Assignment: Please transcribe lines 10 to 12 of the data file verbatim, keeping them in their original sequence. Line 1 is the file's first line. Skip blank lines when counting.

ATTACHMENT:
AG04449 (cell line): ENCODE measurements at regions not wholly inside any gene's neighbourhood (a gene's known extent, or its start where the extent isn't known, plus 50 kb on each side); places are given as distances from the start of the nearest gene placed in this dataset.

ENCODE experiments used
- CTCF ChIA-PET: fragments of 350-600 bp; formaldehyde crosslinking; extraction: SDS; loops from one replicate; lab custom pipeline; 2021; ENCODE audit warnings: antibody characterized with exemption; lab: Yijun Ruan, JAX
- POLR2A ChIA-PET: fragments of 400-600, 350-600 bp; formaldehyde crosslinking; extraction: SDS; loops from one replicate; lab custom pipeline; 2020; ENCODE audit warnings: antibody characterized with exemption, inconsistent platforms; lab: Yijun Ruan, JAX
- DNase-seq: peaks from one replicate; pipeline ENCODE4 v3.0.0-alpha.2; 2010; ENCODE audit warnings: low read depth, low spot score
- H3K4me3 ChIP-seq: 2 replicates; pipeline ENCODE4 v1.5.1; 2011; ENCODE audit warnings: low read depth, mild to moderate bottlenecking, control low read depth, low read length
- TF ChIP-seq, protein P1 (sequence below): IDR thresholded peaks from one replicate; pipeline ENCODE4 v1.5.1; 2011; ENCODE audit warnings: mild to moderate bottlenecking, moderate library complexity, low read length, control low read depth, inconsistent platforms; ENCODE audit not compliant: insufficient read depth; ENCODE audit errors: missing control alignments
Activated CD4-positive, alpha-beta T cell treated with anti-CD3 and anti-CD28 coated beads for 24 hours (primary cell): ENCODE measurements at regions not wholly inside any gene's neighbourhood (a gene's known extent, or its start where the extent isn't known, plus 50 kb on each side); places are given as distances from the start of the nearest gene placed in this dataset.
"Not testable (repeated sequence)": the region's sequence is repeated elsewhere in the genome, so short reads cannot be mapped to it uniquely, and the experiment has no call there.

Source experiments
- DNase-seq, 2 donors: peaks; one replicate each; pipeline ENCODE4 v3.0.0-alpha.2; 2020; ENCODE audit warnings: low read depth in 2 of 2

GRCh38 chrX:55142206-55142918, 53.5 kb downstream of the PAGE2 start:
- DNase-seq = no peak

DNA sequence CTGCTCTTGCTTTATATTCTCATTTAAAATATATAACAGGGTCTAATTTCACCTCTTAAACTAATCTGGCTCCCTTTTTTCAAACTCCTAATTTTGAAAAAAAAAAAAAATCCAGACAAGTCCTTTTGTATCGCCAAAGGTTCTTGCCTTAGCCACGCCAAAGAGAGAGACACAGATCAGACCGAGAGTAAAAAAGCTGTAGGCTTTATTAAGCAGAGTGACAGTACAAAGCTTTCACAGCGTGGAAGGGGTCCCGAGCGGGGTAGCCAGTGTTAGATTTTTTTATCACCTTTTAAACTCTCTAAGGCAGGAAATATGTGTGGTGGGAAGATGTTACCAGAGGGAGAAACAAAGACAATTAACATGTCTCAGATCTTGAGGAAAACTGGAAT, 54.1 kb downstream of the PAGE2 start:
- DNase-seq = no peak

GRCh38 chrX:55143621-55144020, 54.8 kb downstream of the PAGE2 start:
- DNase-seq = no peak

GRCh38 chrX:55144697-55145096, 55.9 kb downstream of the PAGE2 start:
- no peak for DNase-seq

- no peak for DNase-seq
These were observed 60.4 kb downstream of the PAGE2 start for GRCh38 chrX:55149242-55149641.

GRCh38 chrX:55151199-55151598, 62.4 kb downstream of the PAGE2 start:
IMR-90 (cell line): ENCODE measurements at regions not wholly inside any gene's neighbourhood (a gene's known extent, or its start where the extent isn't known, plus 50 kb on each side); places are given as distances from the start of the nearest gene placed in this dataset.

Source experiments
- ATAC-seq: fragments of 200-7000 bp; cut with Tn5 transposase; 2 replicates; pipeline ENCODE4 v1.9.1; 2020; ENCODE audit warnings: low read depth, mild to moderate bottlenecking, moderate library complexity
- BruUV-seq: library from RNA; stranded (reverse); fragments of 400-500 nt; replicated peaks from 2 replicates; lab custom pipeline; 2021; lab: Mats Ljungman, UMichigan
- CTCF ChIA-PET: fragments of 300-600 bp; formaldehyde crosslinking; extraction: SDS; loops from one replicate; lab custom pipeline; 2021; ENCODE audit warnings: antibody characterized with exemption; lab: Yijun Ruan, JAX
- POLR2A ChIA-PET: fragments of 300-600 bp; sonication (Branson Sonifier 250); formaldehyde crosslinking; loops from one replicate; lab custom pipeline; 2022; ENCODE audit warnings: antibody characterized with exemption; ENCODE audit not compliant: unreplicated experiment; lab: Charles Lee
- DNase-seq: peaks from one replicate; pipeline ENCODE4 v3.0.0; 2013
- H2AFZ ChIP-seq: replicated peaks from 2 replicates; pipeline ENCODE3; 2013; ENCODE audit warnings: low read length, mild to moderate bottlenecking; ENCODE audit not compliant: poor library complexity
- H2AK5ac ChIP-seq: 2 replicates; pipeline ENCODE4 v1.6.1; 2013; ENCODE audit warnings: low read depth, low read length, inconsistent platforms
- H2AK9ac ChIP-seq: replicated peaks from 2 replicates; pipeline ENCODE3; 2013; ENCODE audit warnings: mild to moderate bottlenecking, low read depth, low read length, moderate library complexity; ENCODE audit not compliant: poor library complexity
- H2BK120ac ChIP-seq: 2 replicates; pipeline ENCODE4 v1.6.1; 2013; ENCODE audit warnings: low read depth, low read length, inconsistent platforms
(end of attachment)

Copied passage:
Source experiments
- DNase-seq, 2 donors: peaks; one replicate each; pipeline ENCODE4 v3.0.0-alpha.2; 2020; ENCODE audit warnings: low read depth in 2 of 2

GRCh38 chrX:55142206-55142918, 53.5 kb downstream of the PAGE2 start: